This category contains 4 posts

Population Shifts and the Nationalization of Politics

Ashley Parker and Jonathan Martin’s A-1 story in the New York Times today makes an interesting argument about the nationalization of politics and its role in explaining Eric Cantor’s primary loss and Thad Cochran’s forced runoff. For all the talk about how partisan polarization is overwhelming Washington, there is another powerful, overlapping force at play: Voters … Continue reading

On Roger Ailes and Party Control of American Government

I much enjoyed Harvard historian Jill Lepore’s essay in the New Yorker on the parallels between William Randolph Hearst and Roger Ailes, but her sweeping conclusion that Ailes is less “kingmaker” than “entertainer” and “boogeyman” rests on rather shaky ground, empirically speaking. Lepore notes: Hearst died in 1951. Between 1952 and 1988, an era marked … Continue reading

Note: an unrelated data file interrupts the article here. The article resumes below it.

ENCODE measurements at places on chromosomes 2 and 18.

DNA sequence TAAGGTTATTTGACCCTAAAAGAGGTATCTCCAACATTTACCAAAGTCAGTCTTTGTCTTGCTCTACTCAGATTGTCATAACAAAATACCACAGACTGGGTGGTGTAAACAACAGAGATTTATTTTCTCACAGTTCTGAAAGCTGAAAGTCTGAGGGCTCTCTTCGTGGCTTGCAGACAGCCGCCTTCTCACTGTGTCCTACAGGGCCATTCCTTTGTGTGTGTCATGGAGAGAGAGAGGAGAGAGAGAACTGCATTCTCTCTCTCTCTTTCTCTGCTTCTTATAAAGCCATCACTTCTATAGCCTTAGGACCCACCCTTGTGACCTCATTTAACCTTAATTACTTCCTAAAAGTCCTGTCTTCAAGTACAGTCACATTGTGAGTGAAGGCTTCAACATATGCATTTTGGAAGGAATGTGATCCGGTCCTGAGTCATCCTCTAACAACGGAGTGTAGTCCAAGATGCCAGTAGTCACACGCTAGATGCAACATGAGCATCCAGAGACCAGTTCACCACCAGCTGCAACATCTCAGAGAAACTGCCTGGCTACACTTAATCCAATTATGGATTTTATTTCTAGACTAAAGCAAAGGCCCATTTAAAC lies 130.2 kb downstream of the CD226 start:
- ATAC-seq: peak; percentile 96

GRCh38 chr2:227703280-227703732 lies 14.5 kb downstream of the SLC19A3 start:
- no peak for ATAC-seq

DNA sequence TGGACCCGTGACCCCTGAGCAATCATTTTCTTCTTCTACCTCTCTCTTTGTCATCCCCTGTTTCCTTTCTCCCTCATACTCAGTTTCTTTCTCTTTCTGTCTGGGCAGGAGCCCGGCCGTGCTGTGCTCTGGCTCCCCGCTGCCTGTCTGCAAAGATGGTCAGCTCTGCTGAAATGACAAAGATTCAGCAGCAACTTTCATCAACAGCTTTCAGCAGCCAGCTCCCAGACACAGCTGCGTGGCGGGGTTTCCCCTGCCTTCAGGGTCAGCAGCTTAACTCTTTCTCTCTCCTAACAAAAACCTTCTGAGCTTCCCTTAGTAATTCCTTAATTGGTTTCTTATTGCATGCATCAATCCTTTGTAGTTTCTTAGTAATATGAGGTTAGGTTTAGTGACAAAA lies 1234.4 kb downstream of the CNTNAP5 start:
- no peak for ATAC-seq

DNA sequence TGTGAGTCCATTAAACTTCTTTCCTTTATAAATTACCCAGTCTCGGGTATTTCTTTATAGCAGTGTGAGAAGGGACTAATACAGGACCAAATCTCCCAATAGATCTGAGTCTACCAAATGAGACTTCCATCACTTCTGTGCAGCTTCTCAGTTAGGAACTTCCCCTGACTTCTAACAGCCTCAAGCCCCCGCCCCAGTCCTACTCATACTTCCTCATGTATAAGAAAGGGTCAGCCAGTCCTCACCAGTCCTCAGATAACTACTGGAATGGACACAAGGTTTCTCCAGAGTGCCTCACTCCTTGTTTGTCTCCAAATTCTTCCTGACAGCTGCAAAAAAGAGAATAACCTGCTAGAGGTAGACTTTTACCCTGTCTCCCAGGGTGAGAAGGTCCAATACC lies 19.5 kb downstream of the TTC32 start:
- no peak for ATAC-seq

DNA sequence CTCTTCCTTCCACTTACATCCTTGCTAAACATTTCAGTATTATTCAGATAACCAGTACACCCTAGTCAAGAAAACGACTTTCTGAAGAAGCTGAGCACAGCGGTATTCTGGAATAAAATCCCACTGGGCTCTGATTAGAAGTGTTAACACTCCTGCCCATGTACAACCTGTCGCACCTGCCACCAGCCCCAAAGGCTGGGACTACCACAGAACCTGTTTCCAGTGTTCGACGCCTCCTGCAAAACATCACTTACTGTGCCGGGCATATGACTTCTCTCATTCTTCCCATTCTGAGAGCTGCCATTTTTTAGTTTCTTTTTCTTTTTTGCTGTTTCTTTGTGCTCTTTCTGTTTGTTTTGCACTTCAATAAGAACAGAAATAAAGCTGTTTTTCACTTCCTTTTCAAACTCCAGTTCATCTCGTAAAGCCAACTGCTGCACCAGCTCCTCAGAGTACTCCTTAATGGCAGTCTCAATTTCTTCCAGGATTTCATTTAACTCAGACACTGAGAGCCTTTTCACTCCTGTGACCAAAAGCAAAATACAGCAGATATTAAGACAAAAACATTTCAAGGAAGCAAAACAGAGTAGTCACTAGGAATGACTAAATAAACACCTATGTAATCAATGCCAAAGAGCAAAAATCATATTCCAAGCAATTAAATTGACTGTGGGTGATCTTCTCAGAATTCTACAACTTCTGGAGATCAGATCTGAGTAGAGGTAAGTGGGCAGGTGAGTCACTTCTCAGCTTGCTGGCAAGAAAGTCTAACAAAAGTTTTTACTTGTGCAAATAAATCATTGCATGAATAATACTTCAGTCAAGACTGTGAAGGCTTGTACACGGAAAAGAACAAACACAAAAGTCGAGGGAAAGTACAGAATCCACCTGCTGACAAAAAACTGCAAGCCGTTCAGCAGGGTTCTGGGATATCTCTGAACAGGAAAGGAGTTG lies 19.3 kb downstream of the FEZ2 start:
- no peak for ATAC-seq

From the annals of $75 billion origin stories

Jenny 8. Lee tweeted earlier today about Harvard’s prehistoric efforts to develop a virtual “facebook” in the mid-90s. The blog post she links to is somewhat interesting, somewhat tedious—although as former Dean of Harvard College Harry Lewis explains, his intention in publishing the emails is to bolster the “historical record,” not because the content of the … Continue reading

PEJ: Weiner Was Top Story in Press Last Week

Sigh. From June 6-12, the saga accounted for 17% of the newshole measured by the News Coverage Index of the Pew Research Center’s Project for Excellence in Journalism. That makes the Weiner saga the fourth-most covered scandal involving elected officials since PEJ began tracking news in January 2007. Also: For the week, Weiner was easily … Continue reading

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